Ths month, my small apple tree is bearing about 30 pounds of organic apples. That’s much, much more than my family of four will eat fresh before they spoil. Because I’m out of freezer space, I’ve been experimenting with home canning and some old-time recipes.
Not many people can apples–peaches seem to be far more popular. But if you, like me, find yourself with too many apples, canning some at home may be worth a try. Expect canning apples to be an all-day project, best reserved for a weekend if you work full-time.
When canning apples at home, it’s extremely important to read and carefully follow expert guidelines. Those from the USDA, the Ball Blue Book, or the Ball Complete Book of Home Preserving are especially detailed and helpful. Don’t just take my word for it, look up and follow instructions from the experts!
I canned plain sliced apples and sliced apples with cinnamon and dried fruits, both found in the Ball Blue Book. The canned apples with dried fruits called for cinnamon, raisins, and dried cherries. I found that I needed slightly less apples, by weight, to fill each jar than was called for in the Ball Blue Book. For the plain canned apples, I followed Ball’s basic recipe using a medium sugar syrup and adding lemon juice.
Many vintage cookbooks, such as my 1979 edition of the Fannie Farmer Cookbook, which contains a section on home canning, stress the importance of using only perfect, high-quality fruit. The Ball Blue Book also emphasizes this. This means canning only apples unaffected by insect damage, bruising, or other blemishes. Some years, this would mean giving up half the crop. This year, I am, fortunately or otherwise, able to can most of my apples.
I own a large pot (canner) for sterilizing and sealing the jars. It’s not necessary to spend more than $30 on this piece of equipment, which is available at hardware stores, discount stores, and Amazon.com. Heating up such a big pot of water takes a really long time. Therefore, I always start heating the pot, filled about half full with water (the jars take up a significant amount of room) when I begin preparing the fruit. If your stove, like mine, has a high-output burner, put the canner there. If the filled canner is too heavy to carry to the stove, place it on the burner and fill it with water using a large pitcher.
Besides the canner, you will need jars, a canner rack, a jar lifter, a thin spatula or chopstick, brand-new lids, bands, a food scale, and ordinary kitchen equipment such as pots and ladles. You can reuse only jars that were specifically sold for home canning. Don’t save old jars from the supermarket, even if the lids fit. And check your jars carefully for chips or cracks.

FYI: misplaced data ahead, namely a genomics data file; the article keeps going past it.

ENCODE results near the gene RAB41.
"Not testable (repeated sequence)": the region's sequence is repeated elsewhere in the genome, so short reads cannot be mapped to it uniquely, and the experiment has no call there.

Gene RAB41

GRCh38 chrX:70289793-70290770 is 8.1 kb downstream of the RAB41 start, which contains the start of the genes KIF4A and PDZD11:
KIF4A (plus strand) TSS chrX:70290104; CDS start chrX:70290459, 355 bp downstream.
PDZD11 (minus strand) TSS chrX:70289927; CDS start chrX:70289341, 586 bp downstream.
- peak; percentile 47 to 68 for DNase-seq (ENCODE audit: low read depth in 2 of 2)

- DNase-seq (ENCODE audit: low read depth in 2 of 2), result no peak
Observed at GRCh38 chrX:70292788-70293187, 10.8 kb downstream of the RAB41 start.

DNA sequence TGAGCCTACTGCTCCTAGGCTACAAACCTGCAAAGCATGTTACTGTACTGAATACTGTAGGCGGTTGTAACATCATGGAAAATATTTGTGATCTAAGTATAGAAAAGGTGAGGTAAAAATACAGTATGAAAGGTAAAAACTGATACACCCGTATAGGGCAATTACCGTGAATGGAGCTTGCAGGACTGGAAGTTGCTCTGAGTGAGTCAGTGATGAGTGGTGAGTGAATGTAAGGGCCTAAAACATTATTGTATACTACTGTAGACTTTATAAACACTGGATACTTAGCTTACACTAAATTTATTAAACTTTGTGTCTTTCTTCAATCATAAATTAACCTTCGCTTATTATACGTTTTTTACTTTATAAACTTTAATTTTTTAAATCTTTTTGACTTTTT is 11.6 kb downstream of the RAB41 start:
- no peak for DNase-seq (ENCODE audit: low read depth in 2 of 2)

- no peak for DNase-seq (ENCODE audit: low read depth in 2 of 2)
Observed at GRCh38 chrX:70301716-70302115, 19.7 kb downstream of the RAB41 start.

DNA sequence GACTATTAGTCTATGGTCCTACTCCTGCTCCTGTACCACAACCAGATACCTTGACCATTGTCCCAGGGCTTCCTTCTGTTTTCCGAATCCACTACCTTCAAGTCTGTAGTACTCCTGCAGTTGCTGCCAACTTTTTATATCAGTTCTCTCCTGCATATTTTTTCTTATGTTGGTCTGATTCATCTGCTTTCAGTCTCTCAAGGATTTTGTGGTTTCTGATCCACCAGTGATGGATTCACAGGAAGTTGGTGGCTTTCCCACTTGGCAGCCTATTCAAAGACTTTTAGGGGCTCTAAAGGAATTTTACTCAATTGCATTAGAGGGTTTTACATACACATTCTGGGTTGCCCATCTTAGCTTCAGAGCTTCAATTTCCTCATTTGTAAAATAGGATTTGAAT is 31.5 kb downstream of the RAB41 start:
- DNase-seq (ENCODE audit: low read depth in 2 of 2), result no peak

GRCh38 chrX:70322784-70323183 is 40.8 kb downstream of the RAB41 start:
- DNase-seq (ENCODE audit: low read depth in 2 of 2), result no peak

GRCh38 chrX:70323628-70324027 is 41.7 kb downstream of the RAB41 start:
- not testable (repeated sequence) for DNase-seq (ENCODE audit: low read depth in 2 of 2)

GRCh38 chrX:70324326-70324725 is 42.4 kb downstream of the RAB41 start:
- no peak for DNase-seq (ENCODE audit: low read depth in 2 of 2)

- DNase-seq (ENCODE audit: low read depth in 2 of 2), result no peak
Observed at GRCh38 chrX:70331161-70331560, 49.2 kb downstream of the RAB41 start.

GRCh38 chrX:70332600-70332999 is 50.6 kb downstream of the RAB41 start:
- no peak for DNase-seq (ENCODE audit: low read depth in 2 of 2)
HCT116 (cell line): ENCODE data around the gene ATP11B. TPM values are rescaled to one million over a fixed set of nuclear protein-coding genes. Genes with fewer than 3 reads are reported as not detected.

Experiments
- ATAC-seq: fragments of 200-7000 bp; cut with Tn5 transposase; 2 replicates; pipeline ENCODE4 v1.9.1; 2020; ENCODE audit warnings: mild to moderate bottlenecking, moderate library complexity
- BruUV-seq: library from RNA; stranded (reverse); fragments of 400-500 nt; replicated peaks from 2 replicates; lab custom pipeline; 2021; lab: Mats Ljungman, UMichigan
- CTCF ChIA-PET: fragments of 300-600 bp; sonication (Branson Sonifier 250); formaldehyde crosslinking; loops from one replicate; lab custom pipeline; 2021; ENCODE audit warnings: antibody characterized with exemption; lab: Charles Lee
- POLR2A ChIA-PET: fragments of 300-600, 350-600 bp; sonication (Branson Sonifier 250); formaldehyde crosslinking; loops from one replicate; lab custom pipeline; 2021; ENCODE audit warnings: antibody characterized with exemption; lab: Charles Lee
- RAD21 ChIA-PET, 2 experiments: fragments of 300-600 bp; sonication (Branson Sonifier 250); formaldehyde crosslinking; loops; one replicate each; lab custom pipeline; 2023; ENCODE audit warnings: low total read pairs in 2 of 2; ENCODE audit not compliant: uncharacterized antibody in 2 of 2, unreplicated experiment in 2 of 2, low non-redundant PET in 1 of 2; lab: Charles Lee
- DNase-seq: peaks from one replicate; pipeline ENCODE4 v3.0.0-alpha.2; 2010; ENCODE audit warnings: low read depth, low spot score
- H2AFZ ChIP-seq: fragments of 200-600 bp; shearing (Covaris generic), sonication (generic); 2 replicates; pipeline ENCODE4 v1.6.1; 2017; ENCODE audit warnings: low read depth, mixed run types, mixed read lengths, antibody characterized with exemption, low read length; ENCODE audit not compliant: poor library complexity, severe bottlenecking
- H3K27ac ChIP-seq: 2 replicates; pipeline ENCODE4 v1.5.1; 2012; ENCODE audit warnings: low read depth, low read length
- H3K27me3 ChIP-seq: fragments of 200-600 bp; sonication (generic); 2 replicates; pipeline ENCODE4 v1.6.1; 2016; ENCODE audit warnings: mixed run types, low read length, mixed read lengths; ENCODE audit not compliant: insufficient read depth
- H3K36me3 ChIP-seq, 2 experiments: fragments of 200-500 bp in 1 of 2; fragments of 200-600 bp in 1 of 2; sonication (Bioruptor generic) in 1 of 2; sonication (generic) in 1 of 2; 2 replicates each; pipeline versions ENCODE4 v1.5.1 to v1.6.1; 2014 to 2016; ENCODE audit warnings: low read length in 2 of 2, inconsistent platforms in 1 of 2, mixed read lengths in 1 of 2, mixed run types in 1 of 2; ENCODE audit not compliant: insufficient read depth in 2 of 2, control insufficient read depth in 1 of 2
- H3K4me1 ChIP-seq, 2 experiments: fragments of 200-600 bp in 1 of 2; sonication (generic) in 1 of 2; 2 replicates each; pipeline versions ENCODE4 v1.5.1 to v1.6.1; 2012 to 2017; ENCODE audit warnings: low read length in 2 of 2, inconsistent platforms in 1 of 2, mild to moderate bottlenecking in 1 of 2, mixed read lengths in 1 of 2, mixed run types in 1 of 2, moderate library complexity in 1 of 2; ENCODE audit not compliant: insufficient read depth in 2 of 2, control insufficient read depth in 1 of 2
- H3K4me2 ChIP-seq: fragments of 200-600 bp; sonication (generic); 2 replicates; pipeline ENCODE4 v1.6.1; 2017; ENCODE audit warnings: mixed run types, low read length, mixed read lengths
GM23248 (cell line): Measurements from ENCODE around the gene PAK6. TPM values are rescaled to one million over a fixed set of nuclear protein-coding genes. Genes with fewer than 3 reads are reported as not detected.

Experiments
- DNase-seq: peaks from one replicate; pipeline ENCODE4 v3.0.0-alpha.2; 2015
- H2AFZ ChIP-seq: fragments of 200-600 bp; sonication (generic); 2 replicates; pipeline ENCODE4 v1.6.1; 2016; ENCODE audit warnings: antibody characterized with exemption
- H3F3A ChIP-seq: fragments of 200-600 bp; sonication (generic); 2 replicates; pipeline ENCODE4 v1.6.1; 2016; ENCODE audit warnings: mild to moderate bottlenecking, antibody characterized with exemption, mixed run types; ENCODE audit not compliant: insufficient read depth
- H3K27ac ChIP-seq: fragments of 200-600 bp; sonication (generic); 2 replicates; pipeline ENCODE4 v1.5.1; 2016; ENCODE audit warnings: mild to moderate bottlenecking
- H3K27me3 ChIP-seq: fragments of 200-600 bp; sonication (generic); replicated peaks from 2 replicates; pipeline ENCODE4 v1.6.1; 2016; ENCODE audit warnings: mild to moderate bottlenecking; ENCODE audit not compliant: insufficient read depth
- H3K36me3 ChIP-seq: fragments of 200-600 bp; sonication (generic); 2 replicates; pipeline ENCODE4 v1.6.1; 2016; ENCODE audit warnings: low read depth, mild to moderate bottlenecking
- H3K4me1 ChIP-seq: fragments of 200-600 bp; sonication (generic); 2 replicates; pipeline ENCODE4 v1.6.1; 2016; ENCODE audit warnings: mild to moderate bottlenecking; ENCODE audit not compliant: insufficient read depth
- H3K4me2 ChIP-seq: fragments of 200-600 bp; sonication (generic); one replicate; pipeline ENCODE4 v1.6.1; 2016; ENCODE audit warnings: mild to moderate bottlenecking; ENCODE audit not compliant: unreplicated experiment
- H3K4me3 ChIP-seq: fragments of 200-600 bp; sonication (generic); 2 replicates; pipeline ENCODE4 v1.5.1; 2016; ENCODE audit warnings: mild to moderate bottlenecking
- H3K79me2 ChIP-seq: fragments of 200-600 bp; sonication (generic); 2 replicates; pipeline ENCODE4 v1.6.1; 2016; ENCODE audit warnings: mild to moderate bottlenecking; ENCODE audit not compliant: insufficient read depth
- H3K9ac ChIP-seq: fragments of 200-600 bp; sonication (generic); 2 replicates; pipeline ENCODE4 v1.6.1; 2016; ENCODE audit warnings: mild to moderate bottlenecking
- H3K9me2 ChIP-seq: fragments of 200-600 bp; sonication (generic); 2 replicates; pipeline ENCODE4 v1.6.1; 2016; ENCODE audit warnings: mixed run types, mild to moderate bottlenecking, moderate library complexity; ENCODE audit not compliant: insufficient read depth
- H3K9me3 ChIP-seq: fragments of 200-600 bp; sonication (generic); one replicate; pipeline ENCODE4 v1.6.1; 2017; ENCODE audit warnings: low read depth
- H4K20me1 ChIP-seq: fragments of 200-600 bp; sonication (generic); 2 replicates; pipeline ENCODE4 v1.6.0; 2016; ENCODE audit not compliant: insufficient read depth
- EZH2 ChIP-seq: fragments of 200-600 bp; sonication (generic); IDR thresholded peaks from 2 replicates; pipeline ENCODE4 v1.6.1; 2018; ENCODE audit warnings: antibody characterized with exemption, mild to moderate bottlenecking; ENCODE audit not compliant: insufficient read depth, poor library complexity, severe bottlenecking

For canned apples, the Ball Blue Book requires a sugar syrup. I chose a medium syrup (5 cups sugar and 6 cups water). To make it, I heated water and sugar until they boiled. I then kept the syrup hot until I needed it.
I heated the lids for sealing the jars in a pot of water on very low heat. It’s important not to boil them. I preheated the jars in my oven, set on warm (about 150 degrees F). You can also use a dishwasher to preheat the jars.
For the spiced canned apples, the Ball Blue Book recipe called for mixing 8 to 10 pounds of sliced apples with sugar, water, and the dried fruit and heating them to boiling. For the regular sliced apples, the Ball Blue Book said to heat them to boiling in a sugar syrup. I added the juice and zest of 1 lemon to each batch. The acidity helps preserve canned fruits and the lemon added a nice flavor.
I packed the hot apple slices into the hot jars and ladled over the hot sugar syrup. It’s important to do this job carefully, so that you don’t burn yourself or spill hot syrup on the counter. I did place a towel under the jars to absorb some of the spillage. I should also note I found it much easier to pack the jars with the wide opening, rather than the regular opening.
The Ball Blue Book and the vintage cookbooks stress the importance of using a thin, non-metallic spatula to remove any air bubbles trapped between the fruit. Lacking one of these, I used a chopstick. Moving it around did release a significant amount of air. Changes in the head space, which is the space betwen the top of the liquid and the top of the jar, affect the seal and how well the canned apples keep.
Once the air bubbles were released and I had the proper 1/2 inch of head space at the top of the jar, I wiped the lids carefully with a damp cloth, placed on a hot lid, and screwed the bands down tighly. Any dirt, grime or syrup trapped on the rim of the jar can break the seal. Thus, cleaning the jars was really important.
I processed my pint jars for 20 minutes in a boiling water bath. The proper, rigorous way to do this is to place the jars in the rack in the canner, bring the water to a boil, and start timing the processing time when the pot boils. When the time ends, I turned off the heat and waited 5 minutes before removing the jars of canned apples.
As my jars of canned apples cooled, I heard that reassuring “pop” as the seal formed. Even so, I checked the seal on the cooled jars to ensure that each one was good. I did find one jar that did not seal. Rather than reprocess that jar of canned apples, I put it in the refrigerator and ate it within a few days.